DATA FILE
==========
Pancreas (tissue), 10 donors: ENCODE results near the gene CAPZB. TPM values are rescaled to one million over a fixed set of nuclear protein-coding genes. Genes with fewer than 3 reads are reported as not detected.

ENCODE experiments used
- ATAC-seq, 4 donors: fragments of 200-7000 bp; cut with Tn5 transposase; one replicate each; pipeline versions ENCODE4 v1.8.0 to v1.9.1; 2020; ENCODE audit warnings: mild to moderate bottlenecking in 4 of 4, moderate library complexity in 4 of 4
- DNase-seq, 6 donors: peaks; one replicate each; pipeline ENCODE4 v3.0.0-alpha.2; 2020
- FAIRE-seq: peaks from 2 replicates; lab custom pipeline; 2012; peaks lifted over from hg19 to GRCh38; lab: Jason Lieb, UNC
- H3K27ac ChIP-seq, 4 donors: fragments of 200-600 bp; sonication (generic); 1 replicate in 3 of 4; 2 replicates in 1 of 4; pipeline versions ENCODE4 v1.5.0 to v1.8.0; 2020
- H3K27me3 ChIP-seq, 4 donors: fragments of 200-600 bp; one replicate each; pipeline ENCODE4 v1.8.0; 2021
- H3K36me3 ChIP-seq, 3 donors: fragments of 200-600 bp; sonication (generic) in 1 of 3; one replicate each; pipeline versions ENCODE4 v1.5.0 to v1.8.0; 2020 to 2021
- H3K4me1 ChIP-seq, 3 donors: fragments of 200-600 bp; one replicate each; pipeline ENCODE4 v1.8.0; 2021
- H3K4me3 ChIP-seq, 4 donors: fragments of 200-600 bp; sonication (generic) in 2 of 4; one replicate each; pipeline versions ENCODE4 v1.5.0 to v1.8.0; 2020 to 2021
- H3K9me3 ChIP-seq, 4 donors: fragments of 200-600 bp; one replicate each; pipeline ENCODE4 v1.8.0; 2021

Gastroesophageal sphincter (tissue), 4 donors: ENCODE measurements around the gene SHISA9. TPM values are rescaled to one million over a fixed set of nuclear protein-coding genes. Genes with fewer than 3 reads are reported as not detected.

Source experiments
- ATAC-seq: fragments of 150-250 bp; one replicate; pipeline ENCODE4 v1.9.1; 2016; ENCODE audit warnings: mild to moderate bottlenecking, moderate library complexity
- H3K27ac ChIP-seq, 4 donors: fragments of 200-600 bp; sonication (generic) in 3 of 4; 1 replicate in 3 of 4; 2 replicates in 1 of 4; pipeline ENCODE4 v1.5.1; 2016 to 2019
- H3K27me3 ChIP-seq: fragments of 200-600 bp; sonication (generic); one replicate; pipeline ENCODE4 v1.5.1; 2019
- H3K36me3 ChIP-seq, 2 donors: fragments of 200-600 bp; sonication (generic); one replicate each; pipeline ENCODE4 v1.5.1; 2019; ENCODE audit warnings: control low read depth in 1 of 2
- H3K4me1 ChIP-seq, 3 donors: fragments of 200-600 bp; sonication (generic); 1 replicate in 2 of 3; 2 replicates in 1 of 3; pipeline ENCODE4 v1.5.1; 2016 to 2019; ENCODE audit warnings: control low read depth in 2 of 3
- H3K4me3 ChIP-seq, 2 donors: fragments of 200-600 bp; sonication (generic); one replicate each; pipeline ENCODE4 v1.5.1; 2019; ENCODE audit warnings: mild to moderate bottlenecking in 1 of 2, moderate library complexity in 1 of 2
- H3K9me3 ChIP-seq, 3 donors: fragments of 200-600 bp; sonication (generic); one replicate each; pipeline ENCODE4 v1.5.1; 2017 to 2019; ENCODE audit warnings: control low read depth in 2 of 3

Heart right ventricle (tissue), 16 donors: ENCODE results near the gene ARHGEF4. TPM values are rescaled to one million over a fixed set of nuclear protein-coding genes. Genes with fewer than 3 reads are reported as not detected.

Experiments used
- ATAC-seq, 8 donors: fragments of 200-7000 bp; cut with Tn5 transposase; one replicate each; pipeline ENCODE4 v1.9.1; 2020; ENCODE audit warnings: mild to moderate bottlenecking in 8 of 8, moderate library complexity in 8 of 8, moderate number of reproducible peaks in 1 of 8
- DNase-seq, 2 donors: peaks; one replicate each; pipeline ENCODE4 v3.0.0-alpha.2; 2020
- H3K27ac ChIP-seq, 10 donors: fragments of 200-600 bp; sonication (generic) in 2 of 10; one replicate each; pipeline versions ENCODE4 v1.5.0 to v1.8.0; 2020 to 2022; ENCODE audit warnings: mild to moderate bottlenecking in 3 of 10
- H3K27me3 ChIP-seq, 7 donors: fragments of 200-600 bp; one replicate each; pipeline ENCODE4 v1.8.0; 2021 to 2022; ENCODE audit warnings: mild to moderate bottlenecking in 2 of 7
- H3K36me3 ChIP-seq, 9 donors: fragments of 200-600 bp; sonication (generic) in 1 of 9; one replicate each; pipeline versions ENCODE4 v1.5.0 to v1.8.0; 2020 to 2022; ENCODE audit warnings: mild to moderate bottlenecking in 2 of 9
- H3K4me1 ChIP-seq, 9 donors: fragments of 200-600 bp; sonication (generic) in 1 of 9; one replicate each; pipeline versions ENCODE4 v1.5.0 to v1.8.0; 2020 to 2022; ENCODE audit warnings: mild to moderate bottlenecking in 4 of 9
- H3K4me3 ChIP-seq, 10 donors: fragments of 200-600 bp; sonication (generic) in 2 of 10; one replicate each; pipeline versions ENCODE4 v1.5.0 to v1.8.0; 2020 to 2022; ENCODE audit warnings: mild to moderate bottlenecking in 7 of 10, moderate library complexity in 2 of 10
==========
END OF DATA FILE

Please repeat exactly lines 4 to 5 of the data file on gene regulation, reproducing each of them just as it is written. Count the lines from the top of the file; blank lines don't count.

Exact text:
- DNase-seq, 6 donors: peaks; one replicate each; pipeline ENCODE4 v3.0.0-alpha.2; 2020
- FAIRE-seq: peaks from 2 replicates; lab custom pipeline; 2012; peaks lifted over from hg19 to GRCh38; lab: Jason Lieb, UNC